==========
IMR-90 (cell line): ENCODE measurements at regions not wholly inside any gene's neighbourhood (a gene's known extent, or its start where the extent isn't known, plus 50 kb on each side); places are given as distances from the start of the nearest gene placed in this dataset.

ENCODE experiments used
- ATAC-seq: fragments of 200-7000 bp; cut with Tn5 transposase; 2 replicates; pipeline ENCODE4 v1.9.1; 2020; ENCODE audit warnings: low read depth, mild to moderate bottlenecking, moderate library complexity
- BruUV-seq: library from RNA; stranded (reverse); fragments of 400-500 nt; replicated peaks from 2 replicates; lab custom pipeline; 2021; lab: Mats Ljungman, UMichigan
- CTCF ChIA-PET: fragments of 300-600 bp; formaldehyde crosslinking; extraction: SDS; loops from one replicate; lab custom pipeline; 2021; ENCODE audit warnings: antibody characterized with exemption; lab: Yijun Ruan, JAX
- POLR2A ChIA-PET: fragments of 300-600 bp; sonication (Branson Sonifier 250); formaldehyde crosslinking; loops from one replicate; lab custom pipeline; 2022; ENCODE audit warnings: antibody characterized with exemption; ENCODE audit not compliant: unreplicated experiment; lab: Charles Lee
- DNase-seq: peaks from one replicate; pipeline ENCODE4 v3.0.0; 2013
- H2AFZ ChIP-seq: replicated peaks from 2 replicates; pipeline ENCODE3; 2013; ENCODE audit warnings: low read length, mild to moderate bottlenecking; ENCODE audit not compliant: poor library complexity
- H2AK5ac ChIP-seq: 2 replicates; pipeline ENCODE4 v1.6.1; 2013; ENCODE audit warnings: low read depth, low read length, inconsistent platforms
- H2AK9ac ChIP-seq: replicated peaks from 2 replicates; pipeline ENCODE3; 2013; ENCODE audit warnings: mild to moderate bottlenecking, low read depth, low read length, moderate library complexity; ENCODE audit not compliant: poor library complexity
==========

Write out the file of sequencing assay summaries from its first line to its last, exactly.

IMR-90 (cell line): ENCODE measurements at regions not wholly inside any gene's neighbourhood (a gene's known extent, or its start where the extent isn't known, plus 50 kb on each side); places are given as distances from the start of the nearest gene placed in this dataset.

ENCODE experiments used
- ATAC-seq: fragments of 200-7000 bp; cut with Tn5 transposase; 2 replicates; pipeline ENCODE4 v1.9.1; 2020; ENCODE audit warnings: low read depth, mild to moderate bottlenecking, moderate library complexity
- BruUV-seq: library from RNA; stranded (reverse); fragments of 400-500 nt; replicated peaks from 2 replicates; lab custom pipeline; 2021; lab: Mats Ljungman, UMichigan
- CTCF ChIA-PET: fragments of 300-600 bp; formaldehyde crosslinking; extraction: SDS; loops from one replicate; lab custom pipeline; 2021; ENCODE audit warnings: antibody characterized with exemption; lab: Yijun Ruan, JAX
- POLR2A ChIA-PET: fragments of 300-600 bp; sonication (Branson Sonifier 250); formaldehyde crosslinking; loops from one replicate; lab custom pipeline; 2022; ENCODE audit warnings: antibody characterized with exemption; ENCODE audit not compliant: unreplicated experiment; lab: Charles Lee
- DNase-seq: peaks from one replicate; pipeline ENCODE4 v3.0.0; 2013
- H2AFZ ChIP-seq: replicated peaks from 2 replicates; pipeline ENCODE3; 2013; ENCODE audit warnings: low read length, mild to moderate bottlenecking; ENCODE audit not compliant: poor library complexity
- H2AK5ac ChIP-seq: 2 replicates; pipeline ENCODE4 v1.6.1; 2013; ENCODE audit warnings: low read depth, low read length, inconsistent platforms
- H2AK9ac ChIP-seq: replicated peaks from 2 replicates; pipeline ENCODE3; 2013; ENCODE audit warnings: mild to moderate bottlenecking, low read depth, low read length, moderate library complexity; ENCODE audit not compliant: poor library complexity